The field of medicine and healthcare stands alone as the domain which has welcomed applications of modern digital technology and embraced the same for all its worth.
And in return, digital technology has found its most potent and useful application in this particular field, benefitting millions of otherwise deprived patients across the globe. From helping doctors overseas access patients records to helping chronic patients manage their ailments, to educating the elderly and expectant mothers and even reminding patients about their next scheduled test and medicine dosage, digital technology has enabled all this and more.
Thanks to the innovative uses and applications of this technology, patients and doctors are today more empowered, and in the process digital medical technology has achieved two global goals. First, it has improved overall medical systemic efficiency wherever it has been applied and secondly, it has successfully bridged the healthcare gap between the haves and the have-nots.
Perhaps the most useful application of this technology, which has done wonders for taking medicine and medical expertise to areas where there wasn’t any at all, is telemedicine. As we all know telemedicine is a broad application of IT and digital technology wherein satellite, internet and mobile services are harnessed to provide timely clinical health care to patients across countries and borders, where lack of monetary resources have put a huge section of health services out of their reach, otherwise.
Such has been the success of this particular technology application that a 2012 RNCOS Industry Research Solutions report titled, ‘Global Telemedicine Market Analysis,’ projects that the global telemedicine market will grow at CAGR of around 19% between 2010 and 2015. More importantly, the report also notes that India will be one of the countries leading this growth.
This is not surprising in the least, considering the country is in fact an apt example of a complex medical paradox. The same is emphasized by a 2010 Deloitte and CII study on the medical technology industry in the country. The report states, “India’s healthcare system is paradoxical – on the one hand, it boasts of ‘best in class’ healthcare delivery attracting medical tourists from across the world, and on the other, it is characterised by a near absence of accessible, affordable quality health services for a large part of its population”.
It is for this reason, that in the last decade or so concerned doctors, the government and philanthropists have come together to harness this technology in the field of medicine and clinical care, to use it as a tool to extend healthcare coverage in the country. While telemedicine is perhaps just a decade old in India, it is growing fast, keeping pace with developments in the digital sector.
In a 2012 interview with Wharton, President, Apollo Telemedicine Networking Foundation and past president of the Telemedicine Society of India, K. Ganapathy notes, “80% of India’s population has no direct, physical access to specialist health care. Estimates suggest that the telemedicine market is at least for 800 million Indians. Even if half of these 800 million need to consult a specialist once a year, [that still amounts to] 400 million specialist consultations per year. Even if 10% of these are enabled through telemedicine we are talking about 40 million consultations per year from rural India alone…. The market potential for telemedicine is obviously enormous.”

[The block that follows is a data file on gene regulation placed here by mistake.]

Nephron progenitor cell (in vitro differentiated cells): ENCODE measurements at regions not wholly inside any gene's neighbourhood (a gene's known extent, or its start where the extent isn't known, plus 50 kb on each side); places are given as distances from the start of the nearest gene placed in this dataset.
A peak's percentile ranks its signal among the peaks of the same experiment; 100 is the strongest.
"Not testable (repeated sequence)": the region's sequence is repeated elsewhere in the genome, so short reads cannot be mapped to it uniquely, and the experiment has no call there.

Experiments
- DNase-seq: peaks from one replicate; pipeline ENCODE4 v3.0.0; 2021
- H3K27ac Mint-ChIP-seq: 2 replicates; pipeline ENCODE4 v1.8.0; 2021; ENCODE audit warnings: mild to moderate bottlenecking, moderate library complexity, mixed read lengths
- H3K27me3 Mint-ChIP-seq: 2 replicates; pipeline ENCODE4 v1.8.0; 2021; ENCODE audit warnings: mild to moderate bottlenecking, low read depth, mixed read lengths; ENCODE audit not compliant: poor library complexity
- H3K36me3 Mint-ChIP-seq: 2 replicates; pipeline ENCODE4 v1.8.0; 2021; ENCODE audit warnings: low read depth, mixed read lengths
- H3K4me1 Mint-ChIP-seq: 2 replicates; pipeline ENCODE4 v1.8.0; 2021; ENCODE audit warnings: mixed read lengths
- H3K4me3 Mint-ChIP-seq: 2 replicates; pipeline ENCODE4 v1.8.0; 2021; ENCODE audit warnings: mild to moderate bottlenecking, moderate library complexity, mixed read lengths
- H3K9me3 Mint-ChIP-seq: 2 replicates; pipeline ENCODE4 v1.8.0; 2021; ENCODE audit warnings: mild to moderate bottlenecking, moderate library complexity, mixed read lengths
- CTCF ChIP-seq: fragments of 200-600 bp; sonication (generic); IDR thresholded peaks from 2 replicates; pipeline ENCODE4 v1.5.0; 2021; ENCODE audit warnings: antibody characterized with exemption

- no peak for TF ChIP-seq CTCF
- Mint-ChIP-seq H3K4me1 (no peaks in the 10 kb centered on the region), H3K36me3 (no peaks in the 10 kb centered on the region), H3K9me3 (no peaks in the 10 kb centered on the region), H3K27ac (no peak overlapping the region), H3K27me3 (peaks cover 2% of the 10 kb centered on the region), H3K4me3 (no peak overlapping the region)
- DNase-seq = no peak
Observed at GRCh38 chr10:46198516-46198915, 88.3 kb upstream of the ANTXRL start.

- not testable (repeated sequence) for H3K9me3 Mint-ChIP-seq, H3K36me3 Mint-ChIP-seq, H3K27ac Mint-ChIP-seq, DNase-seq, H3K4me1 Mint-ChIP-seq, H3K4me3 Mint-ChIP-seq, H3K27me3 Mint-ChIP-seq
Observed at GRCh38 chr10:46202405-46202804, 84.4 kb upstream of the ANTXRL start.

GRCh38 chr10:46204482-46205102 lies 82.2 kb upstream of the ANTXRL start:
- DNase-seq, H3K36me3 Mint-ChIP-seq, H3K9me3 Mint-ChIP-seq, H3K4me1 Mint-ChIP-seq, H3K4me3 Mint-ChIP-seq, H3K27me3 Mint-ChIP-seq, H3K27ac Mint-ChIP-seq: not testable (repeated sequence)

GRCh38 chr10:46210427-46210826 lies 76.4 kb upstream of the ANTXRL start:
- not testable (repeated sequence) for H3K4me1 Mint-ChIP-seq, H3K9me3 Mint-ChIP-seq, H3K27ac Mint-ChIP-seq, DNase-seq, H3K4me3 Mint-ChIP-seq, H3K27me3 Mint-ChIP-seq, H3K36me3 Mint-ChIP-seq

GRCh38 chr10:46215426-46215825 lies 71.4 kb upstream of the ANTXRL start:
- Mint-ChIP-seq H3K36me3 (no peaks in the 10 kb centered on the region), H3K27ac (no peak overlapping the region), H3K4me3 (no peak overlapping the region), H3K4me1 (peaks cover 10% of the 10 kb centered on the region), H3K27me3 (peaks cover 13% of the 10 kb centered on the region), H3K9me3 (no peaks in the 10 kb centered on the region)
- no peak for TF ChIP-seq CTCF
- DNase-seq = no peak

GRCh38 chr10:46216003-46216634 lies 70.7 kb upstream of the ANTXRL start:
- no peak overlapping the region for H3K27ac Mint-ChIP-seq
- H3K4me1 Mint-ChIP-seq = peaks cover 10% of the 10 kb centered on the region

However, for this digital innovation to reach its fruition, its applications need to be supported and developed as a business opportunity, so that upcoming companies and management leaderships don’t think twice before investing in it. The 2010 Deloitte reports notes that part of the problem is that there are simply not enough investments being made in this field. It explains, “The per capita spend on medical technology in India is approximately US$2, as compared to US$5 for China and US$231 for Germany”.
This then needs to improve, because in the short span that this technology has been in use in the country, it has become a crucial part of its healthcare ecosystem. In its absence, a huge segment of the Indian population would fall wayside, medically and clinically.
India is a huge country with a proportionately burgeoning gap between the need and availability of even the basic healthcare services. People at lower economic strata are devoid of it owing various reasons namely accessibility, affordability and availability. Smile on Wheels (SoW) was one the best known models which was designed and evolved to address these above-mentioned challenges in taking healthcare to the underprivileged population. World Health Care Congress has recognised Smile on Wheels as the ‘unique delivery model’ in taking healthcare to the poor.
However, this seems to be just the beginning a journey, rather than the final frontier. There are five additional Smile on Wheels (SoW) mobile hospitals waiting to be launched to service. Many of the existing SoWs are stretching their capacities to limits by three times.
The reason is simple to find out; there will always be more needy population than we will get ourselves ready for. In India particularly, collaboration between the government, corporate, development sectors, hospitals and communities alike are giving encouraging results. But the real solution seems to lie in technological innovation to achieve a far more efficient outcome for the most needy population of ours – to increase the reach with urgency and to avail them with specialist healthcare.
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